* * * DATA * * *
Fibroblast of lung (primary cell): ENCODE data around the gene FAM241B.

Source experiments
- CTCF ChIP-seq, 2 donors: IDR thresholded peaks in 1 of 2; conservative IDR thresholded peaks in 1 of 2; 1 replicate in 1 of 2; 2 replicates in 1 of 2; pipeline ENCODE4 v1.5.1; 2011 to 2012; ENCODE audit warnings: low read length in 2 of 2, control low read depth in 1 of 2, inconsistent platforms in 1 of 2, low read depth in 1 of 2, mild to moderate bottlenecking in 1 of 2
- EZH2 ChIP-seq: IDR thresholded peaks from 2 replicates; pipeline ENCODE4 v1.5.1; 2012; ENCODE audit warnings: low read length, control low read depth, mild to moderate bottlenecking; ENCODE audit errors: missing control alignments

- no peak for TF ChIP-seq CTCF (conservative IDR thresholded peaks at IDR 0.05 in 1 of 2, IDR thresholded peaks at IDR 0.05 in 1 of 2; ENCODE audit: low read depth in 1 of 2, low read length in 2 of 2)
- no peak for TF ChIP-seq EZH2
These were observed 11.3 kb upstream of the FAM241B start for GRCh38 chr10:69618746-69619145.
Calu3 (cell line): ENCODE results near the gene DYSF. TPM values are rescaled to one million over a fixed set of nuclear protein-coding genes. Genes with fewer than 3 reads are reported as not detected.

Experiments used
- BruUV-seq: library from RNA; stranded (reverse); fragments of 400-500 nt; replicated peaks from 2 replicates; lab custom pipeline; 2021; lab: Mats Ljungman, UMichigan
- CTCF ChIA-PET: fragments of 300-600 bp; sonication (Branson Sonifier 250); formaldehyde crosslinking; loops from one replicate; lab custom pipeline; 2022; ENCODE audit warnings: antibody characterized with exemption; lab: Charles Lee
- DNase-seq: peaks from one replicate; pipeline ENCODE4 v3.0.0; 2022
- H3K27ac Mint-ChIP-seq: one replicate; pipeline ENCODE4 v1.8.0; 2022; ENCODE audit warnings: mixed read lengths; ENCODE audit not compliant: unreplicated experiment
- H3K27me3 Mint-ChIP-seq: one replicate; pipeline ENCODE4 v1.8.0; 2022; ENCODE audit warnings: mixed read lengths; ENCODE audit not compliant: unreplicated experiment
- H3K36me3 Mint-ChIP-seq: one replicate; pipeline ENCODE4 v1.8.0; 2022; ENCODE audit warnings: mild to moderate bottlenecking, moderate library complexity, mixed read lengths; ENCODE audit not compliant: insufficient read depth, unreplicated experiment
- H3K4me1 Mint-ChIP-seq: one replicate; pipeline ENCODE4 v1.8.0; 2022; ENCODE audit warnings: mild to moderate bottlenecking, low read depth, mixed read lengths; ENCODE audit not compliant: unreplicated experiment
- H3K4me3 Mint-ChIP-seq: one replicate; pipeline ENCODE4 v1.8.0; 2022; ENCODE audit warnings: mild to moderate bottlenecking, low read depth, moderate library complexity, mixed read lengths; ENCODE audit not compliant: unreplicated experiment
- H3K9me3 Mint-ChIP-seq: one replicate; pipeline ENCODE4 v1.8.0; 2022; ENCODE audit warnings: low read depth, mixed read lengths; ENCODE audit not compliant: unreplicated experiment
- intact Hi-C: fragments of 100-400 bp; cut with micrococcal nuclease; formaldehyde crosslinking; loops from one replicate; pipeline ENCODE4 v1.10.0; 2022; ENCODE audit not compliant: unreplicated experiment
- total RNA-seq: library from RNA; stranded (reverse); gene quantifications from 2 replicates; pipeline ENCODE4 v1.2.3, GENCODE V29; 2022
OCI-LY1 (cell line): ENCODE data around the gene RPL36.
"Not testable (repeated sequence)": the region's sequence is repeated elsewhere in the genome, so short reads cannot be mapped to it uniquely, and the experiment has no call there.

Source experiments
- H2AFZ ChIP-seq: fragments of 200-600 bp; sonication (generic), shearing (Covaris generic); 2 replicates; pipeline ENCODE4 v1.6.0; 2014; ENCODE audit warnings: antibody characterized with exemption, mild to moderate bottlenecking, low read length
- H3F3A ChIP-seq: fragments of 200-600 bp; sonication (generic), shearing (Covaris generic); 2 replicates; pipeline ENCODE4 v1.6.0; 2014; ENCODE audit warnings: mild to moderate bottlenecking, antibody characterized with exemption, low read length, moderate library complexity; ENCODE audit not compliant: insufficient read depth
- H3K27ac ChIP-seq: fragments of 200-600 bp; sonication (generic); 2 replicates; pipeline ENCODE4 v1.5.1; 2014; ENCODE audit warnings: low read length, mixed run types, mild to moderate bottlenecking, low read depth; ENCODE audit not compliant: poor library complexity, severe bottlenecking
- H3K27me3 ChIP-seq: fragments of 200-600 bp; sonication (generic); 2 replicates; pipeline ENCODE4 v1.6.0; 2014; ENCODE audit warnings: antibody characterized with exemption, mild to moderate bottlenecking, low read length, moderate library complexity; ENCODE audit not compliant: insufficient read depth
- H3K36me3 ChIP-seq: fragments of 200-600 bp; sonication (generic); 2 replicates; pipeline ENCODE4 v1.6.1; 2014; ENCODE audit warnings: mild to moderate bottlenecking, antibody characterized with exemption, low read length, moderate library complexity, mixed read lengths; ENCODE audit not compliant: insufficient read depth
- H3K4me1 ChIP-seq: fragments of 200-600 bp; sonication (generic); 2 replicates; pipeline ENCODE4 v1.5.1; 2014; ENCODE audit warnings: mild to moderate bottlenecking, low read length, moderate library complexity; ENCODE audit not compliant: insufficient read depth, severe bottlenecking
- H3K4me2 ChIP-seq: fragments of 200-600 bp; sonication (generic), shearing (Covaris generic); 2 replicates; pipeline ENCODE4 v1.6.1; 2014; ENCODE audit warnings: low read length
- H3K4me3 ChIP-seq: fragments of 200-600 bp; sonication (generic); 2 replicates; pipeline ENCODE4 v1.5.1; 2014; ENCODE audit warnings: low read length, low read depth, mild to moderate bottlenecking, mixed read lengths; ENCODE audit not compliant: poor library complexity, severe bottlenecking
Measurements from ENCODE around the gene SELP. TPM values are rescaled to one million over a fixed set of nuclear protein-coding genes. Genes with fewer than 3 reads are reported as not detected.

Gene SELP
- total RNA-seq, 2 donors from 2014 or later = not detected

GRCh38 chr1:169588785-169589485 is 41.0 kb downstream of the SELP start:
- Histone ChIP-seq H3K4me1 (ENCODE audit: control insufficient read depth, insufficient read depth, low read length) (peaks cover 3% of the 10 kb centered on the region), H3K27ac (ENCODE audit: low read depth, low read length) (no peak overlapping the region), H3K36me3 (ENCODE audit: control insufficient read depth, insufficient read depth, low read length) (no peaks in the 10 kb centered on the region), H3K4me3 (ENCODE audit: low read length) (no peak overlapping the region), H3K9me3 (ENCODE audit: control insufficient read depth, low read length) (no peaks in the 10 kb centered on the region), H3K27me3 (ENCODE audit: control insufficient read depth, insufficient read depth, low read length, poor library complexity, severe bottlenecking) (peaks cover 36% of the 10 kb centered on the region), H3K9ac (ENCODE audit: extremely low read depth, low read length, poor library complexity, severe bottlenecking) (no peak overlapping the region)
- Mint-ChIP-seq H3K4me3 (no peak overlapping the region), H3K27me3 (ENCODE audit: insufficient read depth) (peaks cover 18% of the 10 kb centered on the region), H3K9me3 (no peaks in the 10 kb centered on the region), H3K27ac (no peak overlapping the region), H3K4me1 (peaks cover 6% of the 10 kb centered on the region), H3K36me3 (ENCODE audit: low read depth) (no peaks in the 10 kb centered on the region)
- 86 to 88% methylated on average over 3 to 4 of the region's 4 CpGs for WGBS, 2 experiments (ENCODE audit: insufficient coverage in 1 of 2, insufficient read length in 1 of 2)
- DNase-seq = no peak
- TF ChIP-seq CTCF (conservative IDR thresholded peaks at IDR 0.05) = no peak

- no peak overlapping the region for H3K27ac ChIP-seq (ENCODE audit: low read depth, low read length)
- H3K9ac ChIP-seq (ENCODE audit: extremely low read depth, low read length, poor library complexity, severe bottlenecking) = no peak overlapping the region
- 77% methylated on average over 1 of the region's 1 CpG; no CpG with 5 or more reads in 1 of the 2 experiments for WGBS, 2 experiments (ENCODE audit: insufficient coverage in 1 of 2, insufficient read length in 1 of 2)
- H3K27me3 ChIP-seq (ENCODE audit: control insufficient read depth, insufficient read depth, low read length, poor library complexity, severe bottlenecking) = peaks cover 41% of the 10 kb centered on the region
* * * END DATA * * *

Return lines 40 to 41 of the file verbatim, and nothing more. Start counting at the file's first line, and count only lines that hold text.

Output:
- TF ChIP-seq CTCF (conservative IDR thresholded peaks at IDR 0.05) = no peak

- no peak overlapping the region for H3K27ac ChIP-seq (ENCODE audit: low read depth, low read length)